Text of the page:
Worth 1,000 words

If there’s one thing “A View to Hugh” has made clear, it’s that every photograph has a story behind it—especially if it was taken by Hugh Morton. My recent visit with Hugh’s wife Julia, daughters Judy and Catherine, and grandson Crae really impressed this point upon me. Mrs. Morton could barely finish telling me one story before launching into another (I tried to take notes, but eventually gave up). I do remember one set of photos she mentioned, of the “Cat Girl,” a New Orleans burlesque performer Hugh went to see on one of his trips to the Sugar Bowl with the Charlie Justice team in 1947. Here she is:

“Cat Girl” performing, New Orleans French Quarter, 1947 or 1949

The website FrenchQuarter.com has a tidbit about “exotic dancer Lilly Christine the Cat Girl”—that must be her! According to Mrs. Morton, Hugh didn’t care for cheesecake photography, and “wasn’t good at it”—he was apparently pressured, against his will, to go see the Cat Girl by a group of friends that included then-mayor of Chapel Hill, Robert W. Madry.
This is just one example. As great as the stories are, the difficulty is that 500,000 images in the Morton collection equals a heck of a lot of stories—a lifetime’s worth, from a very full lifetime. (Using the “1,000 words” estimate, that’s 500 million words!!) Uncovering and documenting all these stories is one of the major processing challenges we face.
Fortunately, we have people to draw on, like Hugh’s family, friends, acquaintances, and other readers of this blog. And we have other sources, too, like one I just got around to looking at—that fabulous magazine The State (now known as Our State), in which Morton photos were very frequently featured. Here in the North Carolina Collection, we’re lucky enough to have not only the entire run of the magazine, but also subject indexes, and (thanks to some wonderful guy named Robert M. Topkins) a 1976 index to pictures appearing in The State.
Morton was friends with the original publisher Carl Goerch, as well as his successor Bill Sharpe, whom Morton has described as “the one person who most whetted my interest for making pictures of and for the state [of North Carolina].” This photo of Goerch, Sharpe, and Sharpe’s wife appeared on page 7 of the August 19, 1950 issue of The State, along with the text quoted below.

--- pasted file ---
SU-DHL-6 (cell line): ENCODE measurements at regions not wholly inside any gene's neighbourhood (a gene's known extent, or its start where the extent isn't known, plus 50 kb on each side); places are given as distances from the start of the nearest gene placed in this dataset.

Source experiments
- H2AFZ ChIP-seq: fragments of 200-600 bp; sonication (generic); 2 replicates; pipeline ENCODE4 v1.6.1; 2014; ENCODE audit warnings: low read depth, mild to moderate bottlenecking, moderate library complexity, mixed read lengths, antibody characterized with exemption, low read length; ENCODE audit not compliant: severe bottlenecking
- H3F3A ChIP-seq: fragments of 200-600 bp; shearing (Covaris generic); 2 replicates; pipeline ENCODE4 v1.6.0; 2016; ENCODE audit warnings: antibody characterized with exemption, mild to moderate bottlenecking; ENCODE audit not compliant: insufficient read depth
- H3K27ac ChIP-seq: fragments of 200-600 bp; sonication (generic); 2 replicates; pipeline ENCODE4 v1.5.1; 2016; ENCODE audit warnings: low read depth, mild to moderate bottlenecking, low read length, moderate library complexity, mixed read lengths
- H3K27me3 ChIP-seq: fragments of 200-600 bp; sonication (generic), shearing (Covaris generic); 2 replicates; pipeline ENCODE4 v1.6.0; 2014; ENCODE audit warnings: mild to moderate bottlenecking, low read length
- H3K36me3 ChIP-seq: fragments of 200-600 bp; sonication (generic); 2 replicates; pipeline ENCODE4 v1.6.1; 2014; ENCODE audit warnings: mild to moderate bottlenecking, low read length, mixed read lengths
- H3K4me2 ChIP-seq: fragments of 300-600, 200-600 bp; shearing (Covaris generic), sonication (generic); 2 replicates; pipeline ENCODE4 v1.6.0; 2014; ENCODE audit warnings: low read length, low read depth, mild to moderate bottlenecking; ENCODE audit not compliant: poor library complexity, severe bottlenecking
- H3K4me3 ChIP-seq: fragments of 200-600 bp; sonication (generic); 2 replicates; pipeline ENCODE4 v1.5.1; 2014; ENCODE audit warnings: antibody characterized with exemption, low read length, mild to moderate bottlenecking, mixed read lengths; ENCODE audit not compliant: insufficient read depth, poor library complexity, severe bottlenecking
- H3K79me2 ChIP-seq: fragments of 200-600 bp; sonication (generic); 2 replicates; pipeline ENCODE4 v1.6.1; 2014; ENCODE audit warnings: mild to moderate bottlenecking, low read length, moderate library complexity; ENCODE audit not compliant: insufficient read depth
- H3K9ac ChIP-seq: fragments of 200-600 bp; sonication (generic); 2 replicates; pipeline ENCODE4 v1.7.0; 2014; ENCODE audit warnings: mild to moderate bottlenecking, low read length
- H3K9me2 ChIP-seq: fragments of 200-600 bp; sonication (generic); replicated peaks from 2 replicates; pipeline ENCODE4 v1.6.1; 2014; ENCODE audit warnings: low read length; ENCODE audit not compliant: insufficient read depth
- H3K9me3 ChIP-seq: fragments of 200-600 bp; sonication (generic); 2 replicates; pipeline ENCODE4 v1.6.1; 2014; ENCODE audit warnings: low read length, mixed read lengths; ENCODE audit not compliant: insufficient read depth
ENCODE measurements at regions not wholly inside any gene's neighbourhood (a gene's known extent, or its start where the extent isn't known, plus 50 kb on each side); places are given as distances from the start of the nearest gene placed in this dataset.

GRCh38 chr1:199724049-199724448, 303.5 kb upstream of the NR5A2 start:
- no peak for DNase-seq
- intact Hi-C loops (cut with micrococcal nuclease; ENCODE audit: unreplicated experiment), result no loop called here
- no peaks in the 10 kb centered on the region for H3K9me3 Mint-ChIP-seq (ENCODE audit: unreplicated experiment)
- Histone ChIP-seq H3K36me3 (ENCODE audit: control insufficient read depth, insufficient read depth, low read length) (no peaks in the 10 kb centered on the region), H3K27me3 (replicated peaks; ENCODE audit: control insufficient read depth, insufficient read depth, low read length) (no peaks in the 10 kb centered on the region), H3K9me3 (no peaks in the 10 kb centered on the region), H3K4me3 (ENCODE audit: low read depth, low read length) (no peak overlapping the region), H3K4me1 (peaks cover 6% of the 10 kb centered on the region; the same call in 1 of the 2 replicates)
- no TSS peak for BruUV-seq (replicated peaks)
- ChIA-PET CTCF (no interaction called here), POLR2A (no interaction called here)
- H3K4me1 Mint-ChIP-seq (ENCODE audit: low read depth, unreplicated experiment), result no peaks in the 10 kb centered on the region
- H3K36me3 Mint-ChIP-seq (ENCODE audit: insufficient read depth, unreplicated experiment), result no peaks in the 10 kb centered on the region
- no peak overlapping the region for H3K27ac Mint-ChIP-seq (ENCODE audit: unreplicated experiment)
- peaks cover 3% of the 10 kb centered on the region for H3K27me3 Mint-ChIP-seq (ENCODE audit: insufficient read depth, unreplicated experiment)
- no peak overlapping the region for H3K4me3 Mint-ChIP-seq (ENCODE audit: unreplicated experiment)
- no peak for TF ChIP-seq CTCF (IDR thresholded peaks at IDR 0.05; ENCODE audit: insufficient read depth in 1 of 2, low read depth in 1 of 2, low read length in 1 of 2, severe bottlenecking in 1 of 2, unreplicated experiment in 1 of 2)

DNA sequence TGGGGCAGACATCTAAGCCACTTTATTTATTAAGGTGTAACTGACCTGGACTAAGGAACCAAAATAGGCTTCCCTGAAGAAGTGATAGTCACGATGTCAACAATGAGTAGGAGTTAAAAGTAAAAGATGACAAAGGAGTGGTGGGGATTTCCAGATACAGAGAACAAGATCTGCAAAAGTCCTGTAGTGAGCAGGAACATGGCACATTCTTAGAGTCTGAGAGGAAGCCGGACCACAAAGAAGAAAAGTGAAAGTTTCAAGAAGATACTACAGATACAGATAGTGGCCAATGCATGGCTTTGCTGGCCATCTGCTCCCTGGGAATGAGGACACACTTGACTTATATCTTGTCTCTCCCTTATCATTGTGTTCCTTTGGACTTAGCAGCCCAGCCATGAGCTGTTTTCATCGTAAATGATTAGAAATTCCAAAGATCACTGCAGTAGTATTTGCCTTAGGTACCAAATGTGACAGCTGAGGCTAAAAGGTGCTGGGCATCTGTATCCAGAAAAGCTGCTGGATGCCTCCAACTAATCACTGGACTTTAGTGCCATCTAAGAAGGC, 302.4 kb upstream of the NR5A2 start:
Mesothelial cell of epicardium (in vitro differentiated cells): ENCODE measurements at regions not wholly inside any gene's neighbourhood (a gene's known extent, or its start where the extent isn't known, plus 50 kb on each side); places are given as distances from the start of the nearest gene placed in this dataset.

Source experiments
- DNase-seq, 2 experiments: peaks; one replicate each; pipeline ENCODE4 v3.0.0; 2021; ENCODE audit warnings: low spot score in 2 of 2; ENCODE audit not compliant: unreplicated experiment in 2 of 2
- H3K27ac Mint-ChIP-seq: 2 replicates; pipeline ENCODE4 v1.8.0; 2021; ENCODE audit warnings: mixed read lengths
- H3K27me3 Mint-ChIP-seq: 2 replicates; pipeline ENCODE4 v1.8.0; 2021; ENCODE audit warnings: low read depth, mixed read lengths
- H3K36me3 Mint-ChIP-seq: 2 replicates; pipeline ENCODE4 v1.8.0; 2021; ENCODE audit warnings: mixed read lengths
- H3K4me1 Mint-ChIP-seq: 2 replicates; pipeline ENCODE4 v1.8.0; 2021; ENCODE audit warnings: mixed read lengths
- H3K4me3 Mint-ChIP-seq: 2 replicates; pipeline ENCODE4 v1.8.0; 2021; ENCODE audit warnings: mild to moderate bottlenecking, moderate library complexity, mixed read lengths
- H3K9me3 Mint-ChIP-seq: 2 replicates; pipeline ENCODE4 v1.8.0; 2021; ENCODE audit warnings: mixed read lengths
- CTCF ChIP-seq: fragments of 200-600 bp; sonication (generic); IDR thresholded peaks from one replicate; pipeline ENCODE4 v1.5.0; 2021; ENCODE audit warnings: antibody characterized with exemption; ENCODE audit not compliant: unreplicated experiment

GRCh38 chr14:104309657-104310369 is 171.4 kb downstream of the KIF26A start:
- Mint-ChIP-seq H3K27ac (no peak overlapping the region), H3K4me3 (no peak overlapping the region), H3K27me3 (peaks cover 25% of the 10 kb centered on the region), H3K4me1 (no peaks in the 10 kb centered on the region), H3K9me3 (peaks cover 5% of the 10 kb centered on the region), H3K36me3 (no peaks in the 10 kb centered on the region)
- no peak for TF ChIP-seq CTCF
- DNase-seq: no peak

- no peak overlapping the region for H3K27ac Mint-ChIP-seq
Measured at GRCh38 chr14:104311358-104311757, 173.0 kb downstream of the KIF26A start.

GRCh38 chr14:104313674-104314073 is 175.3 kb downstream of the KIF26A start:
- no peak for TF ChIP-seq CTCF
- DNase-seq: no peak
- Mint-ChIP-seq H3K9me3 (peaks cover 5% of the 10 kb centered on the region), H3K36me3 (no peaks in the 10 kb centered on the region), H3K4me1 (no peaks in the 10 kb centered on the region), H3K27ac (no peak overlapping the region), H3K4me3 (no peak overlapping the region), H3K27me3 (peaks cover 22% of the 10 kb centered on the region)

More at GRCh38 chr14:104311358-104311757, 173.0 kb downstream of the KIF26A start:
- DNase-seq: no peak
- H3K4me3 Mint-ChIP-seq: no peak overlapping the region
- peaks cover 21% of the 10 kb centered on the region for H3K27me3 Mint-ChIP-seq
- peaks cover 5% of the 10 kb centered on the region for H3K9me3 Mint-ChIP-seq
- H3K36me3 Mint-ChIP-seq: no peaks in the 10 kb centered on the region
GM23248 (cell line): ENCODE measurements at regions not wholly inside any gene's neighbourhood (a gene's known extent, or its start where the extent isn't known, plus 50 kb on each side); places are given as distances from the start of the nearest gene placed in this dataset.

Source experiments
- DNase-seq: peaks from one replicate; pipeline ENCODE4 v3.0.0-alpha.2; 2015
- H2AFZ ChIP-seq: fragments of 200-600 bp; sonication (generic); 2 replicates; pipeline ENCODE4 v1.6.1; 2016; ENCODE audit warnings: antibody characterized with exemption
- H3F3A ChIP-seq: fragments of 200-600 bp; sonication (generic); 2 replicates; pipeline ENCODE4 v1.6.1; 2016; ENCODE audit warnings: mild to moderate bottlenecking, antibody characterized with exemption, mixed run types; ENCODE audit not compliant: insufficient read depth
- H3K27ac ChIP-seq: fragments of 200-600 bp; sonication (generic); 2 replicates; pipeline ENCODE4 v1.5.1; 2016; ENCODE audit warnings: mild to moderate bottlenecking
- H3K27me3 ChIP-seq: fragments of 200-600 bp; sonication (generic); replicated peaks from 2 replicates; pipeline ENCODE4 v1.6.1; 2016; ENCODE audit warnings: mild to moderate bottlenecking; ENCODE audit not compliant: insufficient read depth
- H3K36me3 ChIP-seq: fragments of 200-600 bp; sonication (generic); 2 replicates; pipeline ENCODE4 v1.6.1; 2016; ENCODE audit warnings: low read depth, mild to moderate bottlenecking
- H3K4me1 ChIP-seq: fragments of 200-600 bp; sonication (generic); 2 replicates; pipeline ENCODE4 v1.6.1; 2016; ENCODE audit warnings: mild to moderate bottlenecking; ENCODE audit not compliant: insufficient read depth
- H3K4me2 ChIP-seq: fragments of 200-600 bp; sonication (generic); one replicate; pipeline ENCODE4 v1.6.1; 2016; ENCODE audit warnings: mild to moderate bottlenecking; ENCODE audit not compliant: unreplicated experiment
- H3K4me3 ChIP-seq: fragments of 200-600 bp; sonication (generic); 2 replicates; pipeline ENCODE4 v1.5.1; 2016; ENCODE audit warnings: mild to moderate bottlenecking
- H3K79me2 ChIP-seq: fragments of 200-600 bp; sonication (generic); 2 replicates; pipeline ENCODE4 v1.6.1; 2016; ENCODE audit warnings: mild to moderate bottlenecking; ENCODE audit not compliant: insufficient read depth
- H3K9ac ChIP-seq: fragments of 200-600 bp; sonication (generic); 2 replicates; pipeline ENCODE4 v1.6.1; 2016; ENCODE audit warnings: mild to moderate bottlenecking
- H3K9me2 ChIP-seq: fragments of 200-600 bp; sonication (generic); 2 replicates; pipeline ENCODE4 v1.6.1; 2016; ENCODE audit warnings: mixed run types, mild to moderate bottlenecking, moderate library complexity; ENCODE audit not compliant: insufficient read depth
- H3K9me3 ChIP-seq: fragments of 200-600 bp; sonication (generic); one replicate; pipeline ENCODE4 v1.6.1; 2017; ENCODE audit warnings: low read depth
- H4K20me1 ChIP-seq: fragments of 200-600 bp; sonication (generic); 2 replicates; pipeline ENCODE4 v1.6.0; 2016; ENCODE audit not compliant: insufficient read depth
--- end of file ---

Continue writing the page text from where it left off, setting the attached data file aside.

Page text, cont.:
Mrs. Sally Sharpe, Carl Goerch, and Bill Sharpe on the beach in Wilmington, 1950

As you look at this picture you can almost guess the words that might have been spoken:
Says the lady: “You numbskull! You nit-wit! You’ve got no business on this beach. Now get yourself away from here just as quickly as you can, before I call a policeman. Git, I tell you; git!”
Says the man in the bathing trunks: “But lady, I didn’t mean any harm! Goodness knows I didn’t. When you were stooping over, picking up shells, I thought you were my wife. That’s the reason I spanked you.”
Says the lady: “I don’t want to hear anything further from you. On your way before I call a cop!”
Says the man with the marine cap, the dark glasses, the checkered shirt, the rolled-up trousers and the slightly protruding stomach: “That’s tellin’ him, mamma: that’s tellin’ him!”
The lady happens to be Mrs. Bill Sharpe. The man in the bathing trunks happens to be the editor of this publication. The man with the marine cap and all the other accessories, including the slightly protruding stomach, happens to be Bill Sharpe. And Hugh Morton of Wilmington just happened to be around just in time to take the picture.

I guess if you don’t know the story behind a picture, you can always make one up . . .

3 thoughts on “Worth 1,000 words”

  1. Elizabeth: During graduation/reunion weekend in 1989, as part of the “Saturday Morning in Chapel Hill” series, Hugh Morton presented a slide show celebrating UNC’s greatest athletes of the 1940’s and 1950’s.
    The slide show was called: “Why Did We Have It So Good And What Made Us Different.” During the course of the show several slides of the 1947 Sugar Bowl trip were shown. (That game was Carolina’s first bowl trip). Most of the audience in Memorial Hall that morning was former students, athletes, and media from the era 1945 to 1955. When the Cat Girl slide came up on the screen, there was laughter and scattered applause from the audience. For several seconds Hugh didn’t say anything…then he said, “this is the famous Cat Girl from Bourbon Street. It is said that she had more moves than any of the Carolina running backs.”
    Hugh Morton participated in the “Saturday Morning in Chapel Hill” series again in 2004, 2005 and was scheduled to be a part of 2006 event, but his failing health prevented him from being there on May 13, 2006.
    19 days later, “Hugh slipped peacefully away from all of us,” as Dr. William Friday would say at Hugh’s Memorial Service in Greensboro.

  2. One final comment, Elizabeth, on the Cat Girl. Bob Quincy and Julian Scheer, in their 1958 book, “Choo Choo: The Charlie Justice Story,” mentioned her on pages 21 and 22. Here’s the comment:
    “A number of Tar Heels became students of architecture during this sojourn (at Mardi Gras), chiefly that of the Cat Girl, a lady on unusual structure who was on exhibit each night in the French Quarter.”

  3. There is an interesting advertisement in the December, 1950 issue of “Tarnation” magazine (page 12). It’s for The Rendezvous Room restaurant in Chapel Hill and it uses Morton’s Cat Girl image.

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